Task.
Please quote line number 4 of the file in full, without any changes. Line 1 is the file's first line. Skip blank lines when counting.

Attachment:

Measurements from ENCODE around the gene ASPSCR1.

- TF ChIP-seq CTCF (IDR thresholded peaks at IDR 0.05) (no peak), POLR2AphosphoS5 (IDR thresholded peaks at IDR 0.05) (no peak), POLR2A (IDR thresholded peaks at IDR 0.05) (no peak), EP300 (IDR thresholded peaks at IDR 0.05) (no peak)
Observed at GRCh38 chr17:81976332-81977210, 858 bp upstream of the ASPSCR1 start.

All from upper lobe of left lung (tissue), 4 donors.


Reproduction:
All from upper lobe of left lung (tissue), 4 donors.